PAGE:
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In this issue:

The Crossroads of Hope - Citizen Science Volunteers & the Southeastern American Kestrel

Corridor Planning & Awareness in Florida

Progress of the Peninsular Florida LCC

Goal Post: Seagrass Serendipity!

Buy a Conservation License Plate & Show Your Support for Florida’s Wildlife!

Coalition on a Mission: Teaming with Wildlife


The Crossroads of Hope – Citizen Science Volunteers and the Southeastern American Kestrel

 Joseph Murphy, Chinsegut Volunteer Coordinator, FWC
Karl Miller, FWRI Upland Nongame Bird Lead, FWC
Sharon Tatem, Volunteer Program Manager, FWC
Anne Glick, Office of Public Access & Wildlife Viewing Section Leader, FWC

Adult Kestrel

Southeastern American Kestrel, Courtesy of Jack Rogers

In the longleaf pine forests of Florida’s Brooksville Ridge, which stretch from Pasco County north to Levy County, the patient birdwatcher may be rewarded with one of nature’s wonders, the Southeastern American Kestrel. The Southeastern American Kestrel, the smallest falcon in the United States, is a non-migratory resident in Florida. Although this Species of Greatest Conservation Need Adobe PDF is in decline, a united effort, led by the staff and volunteers of the Florida Fish and Wildlife Conservation Commission (FWC), has created hope that strong stewardship can make the Southeastern American Kestrel’s story one of success.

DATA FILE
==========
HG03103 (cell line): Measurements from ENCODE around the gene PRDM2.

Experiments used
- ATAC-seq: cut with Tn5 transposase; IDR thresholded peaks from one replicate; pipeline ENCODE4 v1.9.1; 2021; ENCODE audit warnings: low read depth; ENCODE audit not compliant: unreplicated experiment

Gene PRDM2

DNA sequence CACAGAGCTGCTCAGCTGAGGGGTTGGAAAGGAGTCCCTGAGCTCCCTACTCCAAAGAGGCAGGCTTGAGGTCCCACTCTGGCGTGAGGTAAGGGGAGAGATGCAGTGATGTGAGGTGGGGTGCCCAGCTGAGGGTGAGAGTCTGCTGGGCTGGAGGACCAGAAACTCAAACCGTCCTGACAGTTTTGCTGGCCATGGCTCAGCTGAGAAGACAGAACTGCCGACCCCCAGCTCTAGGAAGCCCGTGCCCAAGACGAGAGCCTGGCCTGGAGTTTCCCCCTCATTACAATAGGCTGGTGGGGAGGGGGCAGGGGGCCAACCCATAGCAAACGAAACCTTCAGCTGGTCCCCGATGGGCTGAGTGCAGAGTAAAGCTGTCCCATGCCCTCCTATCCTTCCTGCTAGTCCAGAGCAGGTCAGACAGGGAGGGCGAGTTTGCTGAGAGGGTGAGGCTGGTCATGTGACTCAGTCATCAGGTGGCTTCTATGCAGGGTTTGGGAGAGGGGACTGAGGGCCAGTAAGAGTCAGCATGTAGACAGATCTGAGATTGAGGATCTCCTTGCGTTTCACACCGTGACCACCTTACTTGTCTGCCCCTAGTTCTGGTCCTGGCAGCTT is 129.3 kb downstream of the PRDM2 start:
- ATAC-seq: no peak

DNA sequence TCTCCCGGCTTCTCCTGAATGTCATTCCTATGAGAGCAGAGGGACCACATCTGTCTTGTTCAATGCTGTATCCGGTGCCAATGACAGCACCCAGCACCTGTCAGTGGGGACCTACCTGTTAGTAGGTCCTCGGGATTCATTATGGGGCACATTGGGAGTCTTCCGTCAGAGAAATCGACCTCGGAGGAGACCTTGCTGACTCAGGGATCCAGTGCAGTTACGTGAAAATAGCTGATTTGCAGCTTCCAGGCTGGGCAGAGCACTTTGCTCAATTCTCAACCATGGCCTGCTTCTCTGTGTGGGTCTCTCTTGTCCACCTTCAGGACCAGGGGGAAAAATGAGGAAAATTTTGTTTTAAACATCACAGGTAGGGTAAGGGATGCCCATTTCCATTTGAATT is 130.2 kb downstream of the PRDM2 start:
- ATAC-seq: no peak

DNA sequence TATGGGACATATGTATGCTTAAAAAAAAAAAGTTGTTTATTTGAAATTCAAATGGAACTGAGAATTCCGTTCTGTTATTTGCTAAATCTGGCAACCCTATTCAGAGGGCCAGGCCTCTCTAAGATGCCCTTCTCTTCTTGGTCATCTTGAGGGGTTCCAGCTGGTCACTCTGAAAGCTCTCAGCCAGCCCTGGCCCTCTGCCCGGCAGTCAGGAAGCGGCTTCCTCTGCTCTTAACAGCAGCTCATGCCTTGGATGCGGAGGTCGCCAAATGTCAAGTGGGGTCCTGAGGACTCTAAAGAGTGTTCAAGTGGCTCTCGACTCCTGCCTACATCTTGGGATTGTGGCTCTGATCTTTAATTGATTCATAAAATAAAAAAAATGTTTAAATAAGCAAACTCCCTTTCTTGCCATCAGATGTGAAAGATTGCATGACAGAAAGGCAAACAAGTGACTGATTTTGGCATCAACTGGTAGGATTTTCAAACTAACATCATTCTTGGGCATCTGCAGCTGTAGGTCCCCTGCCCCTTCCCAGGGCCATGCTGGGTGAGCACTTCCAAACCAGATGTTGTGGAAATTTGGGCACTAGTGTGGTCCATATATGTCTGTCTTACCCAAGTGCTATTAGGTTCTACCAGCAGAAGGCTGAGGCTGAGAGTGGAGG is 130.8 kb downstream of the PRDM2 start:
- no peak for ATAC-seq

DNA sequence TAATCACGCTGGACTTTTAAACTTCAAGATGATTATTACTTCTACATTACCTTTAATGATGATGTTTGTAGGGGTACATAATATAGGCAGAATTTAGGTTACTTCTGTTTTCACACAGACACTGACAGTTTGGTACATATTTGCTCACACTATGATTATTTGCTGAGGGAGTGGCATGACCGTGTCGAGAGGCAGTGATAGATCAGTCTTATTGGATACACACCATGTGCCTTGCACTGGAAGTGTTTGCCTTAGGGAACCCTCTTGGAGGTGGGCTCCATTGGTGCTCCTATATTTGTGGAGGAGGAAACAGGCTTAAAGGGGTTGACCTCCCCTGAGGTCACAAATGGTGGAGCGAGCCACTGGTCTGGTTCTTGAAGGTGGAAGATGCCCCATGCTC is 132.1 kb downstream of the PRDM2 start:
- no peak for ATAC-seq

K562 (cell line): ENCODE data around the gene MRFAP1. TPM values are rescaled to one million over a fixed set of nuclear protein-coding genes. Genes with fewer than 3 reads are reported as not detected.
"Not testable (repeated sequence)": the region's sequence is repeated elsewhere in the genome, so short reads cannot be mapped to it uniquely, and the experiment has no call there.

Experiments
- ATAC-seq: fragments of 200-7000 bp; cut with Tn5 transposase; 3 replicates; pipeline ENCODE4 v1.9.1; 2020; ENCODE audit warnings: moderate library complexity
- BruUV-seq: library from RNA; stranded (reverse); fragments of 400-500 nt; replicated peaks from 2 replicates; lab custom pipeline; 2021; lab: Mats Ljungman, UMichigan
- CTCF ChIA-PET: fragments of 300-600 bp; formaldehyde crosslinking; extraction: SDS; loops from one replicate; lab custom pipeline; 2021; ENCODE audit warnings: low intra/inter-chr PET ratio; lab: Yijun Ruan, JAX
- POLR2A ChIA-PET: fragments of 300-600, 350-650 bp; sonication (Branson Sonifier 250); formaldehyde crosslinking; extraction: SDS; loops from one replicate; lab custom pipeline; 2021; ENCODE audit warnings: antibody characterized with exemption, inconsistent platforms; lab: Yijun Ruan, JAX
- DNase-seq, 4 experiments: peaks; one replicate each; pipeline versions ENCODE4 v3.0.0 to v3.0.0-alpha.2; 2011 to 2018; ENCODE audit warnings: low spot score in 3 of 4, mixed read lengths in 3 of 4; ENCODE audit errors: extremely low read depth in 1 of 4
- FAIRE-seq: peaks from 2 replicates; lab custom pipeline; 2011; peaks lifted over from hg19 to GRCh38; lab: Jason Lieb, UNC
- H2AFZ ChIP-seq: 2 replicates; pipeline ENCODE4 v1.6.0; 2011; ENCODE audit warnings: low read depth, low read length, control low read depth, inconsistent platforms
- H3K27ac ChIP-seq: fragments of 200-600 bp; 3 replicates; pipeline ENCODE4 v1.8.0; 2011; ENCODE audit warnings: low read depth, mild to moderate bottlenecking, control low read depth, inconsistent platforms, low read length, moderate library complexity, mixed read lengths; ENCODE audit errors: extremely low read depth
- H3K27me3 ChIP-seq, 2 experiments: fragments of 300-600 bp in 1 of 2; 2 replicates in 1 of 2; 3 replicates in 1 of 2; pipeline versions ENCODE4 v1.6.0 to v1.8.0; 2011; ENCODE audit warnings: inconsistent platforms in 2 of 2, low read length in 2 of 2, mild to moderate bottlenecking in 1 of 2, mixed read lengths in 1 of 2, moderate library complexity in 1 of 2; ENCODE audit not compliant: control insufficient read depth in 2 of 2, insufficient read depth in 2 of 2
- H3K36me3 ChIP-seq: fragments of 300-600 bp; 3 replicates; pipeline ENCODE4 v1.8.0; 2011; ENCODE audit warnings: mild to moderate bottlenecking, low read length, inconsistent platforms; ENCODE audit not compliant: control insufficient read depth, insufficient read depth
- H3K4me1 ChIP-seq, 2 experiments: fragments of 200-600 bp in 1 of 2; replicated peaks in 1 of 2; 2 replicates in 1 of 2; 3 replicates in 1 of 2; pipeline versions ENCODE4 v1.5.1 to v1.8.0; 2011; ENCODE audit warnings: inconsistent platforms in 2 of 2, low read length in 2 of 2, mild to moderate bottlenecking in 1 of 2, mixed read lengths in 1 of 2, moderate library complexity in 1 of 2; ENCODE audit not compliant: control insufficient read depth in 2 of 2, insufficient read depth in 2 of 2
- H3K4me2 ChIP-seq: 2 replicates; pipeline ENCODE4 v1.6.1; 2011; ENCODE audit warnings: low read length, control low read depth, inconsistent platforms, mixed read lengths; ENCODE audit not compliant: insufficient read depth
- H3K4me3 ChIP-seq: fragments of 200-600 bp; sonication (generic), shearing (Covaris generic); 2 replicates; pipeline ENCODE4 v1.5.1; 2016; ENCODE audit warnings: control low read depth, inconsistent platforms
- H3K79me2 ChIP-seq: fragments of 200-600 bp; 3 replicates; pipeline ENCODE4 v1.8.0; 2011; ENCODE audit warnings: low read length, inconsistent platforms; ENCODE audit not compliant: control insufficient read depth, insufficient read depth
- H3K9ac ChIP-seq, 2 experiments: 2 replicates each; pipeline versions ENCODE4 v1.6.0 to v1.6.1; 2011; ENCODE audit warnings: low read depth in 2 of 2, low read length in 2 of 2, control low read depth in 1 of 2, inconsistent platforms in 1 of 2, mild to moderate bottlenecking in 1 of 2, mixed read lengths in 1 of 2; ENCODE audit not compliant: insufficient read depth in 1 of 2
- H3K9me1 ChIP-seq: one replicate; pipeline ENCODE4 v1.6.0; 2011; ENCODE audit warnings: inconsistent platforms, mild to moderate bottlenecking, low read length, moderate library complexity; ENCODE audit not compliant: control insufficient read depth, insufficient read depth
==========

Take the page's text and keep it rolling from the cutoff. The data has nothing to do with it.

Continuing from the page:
For the kestrel, it is all about the trees. Kestrels nest in tree cavities that they do not excavate. Instead, they rely on woodpeckers and natural processes to create holes in trees. Kestrels nest predominantly in dead, but standing pine trees, called snags. Snags are rare in today’s woods, but land managers and biologists are working hard to restore longleaf pine forests to a natural, healthy condition. This is a true long-term management solution for kestrels and future generations of Floridians. However, a more immediate need is uniting biologists, land managers and the public in a real-time effort to help the kestrel.

Kestrel Nestlings

Two day old kestrel nestlings,
Courtesy of Karl Miller, FWC

Volunteers are currently working with FWC and partner staff to install, maintain and monitor kestrel nest boxes. Nest boxes, mounted on trees in areas of preferred habitat, provide kestrels with a usable site for nesting, to bridge the gap until nature can, again, provide suitable habitat. In 2013, teams of FWC volunteers managed 24 kestrel nest boxes on FWC and partner lands in the Brooksville Ridge region. Volunteers also monitored 18 nest boxes on five conservation areas in Marion, Sumter and Citrus counties. Volunteers became familiar with mating pairs of kestrels and their chicks, welcoming a new generation of kestrels into the world.